Plantronics when they updated the headset has made the earpieces able to swivel in this latest version. The change in design allows you to point the speaker holes more directly into your ear canal. This makes for a better fit, and overall better sound quality getting into your ears.
The ear tips swivel for better sound, but the earbuds are designed not to completely block out noise around you. Plantronics call this an ‘open eartip’ design which lets you stay aware of your surroundings.
On my older pair of Backbeat Fit I found the volume to be a little low, but it appears this is resolved in this version. Sound quality is good for music or podcasts, it’s not high fidelity sound but it is good.
Whether you want Noise Cancelling or not is up to you, but when going for a run I like to be aware of my surroundings and any traffic if I have to cross roads, or bikes coming up behind me on a bike path. The Plantronics Backbeat Fit are the best at this, and they also allow you to have a conversation without taking them out of your ears.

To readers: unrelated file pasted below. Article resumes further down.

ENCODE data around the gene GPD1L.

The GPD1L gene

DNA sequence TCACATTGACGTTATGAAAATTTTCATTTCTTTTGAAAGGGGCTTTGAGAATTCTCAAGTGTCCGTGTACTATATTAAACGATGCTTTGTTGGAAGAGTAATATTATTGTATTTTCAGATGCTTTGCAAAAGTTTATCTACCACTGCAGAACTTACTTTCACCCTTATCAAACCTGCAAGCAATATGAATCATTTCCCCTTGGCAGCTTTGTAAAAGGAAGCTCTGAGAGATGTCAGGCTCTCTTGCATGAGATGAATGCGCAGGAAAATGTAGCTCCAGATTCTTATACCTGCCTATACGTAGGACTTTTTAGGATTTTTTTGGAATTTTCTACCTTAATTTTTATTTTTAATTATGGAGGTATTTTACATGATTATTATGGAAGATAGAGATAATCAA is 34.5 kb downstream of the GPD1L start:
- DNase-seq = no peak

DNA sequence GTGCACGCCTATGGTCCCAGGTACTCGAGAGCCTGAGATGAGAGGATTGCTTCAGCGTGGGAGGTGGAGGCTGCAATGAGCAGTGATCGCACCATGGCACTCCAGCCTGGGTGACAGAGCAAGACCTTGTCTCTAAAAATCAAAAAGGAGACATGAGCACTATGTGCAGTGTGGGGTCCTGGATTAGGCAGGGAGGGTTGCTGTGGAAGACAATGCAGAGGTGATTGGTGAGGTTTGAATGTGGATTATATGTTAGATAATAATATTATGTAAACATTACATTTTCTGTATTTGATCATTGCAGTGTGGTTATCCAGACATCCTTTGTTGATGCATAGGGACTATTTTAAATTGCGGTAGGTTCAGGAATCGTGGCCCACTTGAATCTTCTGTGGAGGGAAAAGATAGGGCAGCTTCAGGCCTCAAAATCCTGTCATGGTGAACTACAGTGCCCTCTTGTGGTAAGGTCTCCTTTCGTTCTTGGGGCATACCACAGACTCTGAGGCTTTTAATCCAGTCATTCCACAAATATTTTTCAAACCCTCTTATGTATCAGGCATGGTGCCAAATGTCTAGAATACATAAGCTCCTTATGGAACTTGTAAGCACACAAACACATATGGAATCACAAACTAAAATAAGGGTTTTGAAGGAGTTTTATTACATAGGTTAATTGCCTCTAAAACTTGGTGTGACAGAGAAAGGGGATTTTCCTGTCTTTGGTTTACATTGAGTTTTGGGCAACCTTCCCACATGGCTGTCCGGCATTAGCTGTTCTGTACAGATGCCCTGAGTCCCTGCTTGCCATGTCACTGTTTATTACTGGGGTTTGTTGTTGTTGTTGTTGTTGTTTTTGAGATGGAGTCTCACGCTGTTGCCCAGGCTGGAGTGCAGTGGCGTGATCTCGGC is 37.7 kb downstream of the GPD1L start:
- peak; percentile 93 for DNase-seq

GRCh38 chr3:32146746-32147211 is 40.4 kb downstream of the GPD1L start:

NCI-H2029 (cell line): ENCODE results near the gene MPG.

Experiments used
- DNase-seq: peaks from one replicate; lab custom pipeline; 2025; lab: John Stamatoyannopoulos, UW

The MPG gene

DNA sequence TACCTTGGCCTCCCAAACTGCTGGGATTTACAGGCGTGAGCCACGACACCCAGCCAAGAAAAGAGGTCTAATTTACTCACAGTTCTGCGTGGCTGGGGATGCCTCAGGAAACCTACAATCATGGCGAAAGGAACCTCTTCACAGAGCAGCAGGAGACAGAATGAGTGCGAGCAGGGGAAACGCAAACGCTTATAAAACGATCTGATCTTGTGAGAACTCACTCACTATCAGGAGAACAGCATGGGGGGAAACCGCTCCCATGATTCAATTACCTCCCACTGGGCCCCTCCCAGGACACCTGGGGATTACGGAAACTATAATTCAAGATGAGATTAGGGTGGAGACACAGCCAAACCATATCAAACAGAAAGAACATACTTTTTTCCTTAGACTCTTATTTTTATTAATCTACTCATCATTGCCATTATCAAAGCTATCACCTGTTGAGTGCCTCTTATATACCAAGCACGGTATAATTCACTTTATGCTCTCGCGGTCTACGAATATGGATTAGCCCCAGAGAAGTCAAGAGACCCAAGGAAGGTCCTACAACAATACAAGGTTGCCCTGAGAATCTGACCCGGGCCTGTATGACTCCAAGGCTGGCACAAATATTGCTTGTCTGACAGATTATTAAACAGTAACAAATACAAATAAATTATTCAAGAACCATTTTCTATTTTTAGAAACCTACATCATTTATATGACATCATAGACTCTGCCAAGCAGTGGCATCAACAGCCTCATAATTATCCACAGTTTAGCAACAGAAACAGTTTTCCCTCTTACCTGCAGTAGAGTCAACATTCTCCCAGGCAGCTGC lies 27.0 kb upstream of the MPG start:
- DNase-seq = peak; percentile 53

The rest of the design of the Backbeat fit, in terms of button placement, is completely the same. On the right you have a large ‘Call Button’ and a smaller power button. On the left you get the large Play/Pause button and a smaller volume control button.
Around the left hand side you have an indicator light. The light flashes red while charging, and switches to solid blue when charged. The light also sparks up blue when you turn the headset on and red when powering them down.
A microUSB port is again built-into the right hand side with a small plastic port covering the unit. It’s a nod to the waterproofing that’s now been included in the latest version of the Backbeat Fit.